ISIS first appeared on the scene in late 2014 but it didn’t attack Libya’s oil assets until February 2015. In February and March, the group repeatedly raided remote oil fields in the central Sirte basin. At least 11 fields were shut down as a result, after the group killed or scared off ill-equipped guards, executed workers, took hostages and targeted the most sensitive field equipment. At the Ghani field, for example, ISIS “offloaded heavy-duty equipment and explosive devices and zeroed in on the field’s nerve center. They blasted the control room and the power station supplying the operation” according to the Wall Street Journal. Other fields were targeted in similar fashion.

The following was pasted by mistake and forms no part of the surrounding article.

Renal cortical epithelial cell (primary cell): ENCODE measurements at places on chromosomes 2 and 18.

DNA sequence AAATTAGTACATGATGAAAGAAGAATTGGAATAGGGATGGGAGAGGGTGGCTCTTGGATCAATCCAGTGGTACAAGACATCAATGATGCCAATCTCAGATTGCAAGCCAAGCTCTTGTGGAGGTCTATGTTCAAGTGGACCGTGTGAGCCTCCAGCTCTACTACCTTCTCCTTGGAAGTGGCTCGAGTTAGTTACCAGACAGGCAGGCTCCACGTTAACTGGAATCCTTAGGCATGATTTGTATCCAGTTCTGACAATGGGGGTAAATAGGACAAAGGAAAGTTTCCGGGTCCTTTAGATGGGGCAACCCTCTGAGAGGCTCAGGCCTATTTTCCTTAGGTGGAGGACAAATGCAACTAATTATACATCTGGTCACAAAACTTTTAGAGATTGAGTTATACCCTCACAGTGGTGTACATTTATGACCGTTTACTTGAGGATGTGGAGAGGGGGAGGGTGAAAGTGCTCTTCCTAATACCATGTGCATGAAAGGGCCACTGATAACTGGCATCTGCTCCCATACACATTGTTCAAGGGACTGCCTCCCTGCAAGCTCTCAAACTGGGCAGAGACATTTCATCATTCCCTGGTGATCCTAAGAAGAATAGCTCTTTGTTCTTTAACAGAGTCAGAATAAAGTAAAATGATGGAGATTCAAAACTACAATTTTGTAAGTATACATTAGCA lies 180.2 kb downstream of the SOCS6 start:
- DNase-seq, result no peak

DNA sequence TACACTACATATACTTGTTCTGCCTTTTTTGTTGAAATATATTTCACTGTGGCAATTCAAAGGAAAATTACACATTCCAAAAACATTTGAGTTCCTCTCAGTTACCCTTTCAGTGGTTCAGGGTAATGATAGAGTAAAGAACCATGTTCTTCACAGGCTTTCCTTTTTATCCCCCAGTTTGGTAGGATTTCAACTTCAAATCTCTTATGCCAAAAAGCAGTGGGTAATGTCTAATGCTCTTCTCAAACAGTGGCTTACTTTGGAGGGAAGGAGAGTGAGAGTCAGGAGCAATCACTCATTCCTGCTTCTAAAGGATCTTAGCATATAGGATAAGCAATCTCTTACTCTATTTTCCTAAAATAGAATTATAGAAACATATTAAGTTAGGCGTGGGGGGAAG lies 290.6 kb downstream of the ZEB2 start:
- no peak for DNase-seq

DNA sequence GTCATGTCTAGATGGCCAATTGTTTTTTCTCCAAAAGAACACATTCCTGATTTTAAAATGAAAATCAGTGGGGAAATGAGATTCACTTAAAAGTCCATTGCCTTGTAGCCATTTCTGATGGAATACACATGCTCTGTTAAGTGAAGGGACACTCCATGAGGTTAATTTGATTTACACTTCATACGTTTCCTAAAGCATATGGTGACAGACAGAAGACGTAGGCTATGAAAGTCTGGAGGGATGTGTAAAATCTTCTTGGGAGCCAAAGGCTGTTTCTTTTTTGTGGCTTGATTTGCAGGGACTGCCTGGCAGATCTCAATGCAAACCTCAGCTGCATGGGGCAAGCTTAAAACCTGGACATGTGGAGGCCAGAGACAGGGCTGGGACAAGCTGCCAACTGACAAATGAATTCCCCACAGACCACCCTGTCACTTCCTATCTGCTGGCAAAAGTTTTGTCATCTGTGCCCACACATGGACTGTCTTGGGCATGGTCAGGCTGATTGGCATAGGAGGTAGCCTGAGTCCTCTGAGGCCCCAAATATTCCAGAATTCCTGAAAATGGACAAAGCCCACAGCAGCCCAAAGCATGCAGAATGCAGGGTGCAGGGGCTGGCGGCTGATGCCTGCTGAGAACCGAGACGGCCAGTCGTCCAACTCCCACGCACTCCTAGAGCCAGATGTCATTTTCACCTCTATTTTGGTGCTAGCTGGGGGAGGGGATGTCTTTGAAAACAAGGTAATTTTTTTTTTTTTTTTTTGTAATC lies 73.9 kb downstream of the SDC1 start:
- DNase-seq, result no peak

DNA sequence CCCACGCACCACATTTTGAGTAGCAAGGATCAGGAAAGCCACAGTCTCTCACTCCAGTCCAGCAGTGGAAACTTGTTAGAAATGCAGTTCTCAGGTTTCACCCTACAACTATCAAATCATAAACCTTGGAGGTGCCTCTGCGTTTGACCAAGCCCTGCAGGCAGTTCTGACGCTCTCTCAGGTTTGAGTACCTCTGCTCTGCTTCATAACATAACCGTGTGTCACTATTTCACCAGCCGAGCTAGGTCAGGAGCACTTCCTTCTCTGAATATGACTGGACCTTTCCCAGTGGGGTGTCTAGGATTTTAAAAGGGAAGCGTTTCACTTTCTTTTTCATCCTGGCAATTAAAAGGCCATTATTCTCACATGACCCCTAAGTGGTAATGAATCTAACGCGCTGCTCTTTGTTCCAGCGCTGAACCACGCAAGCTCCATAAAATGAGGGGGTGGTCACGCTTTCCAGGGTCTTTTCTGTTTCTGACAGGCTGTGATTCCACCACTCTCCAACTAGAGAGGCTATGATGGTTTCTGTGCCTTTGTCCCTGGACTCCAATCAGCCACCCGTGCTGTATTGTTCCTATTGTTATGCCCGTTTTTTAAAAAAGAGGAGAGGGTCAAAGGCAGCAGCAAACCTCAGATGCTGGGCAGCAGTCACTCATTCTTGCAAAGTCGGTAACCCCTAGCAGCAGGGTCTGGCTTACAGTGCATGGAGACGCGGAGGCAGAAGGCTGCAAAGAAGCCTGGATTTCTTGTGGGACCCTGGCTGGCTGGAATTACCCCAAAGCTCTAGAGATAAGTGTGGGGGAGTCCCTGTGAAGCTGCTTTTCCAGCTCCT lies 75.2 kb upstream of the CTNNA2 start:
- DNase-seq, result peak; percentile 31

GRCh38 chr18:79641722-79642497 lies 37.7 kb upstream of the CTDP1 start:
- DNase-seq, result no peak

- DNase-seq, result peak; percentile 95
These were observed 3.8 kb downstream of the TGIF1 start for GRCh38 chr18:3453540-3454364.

Throughout the summer, ISIS concentrated its efforts on Sirte, Muammar Qaddafi’s hometown, which it turned into a fallback stronghold for the group in case it encountered more setbacks in Iraq and Syria. It wasn’t until October that ISIS attacked Libya’s oil wealth again. In the first attack of its kind, the group deployed a car bomb and gunmen in an assault against the Es Sider oil terminal—Libya’s largest. Damage was minimal, but the raid was a prelude for others like it.
In the first week of 2016, ISIS launched at least three similar raids against the Es Sider and Ras Lanuf terminals, which have a combined export capacity of 550,000 barrels a day but have been shut down since late 2014, when they were compromised by the civil war.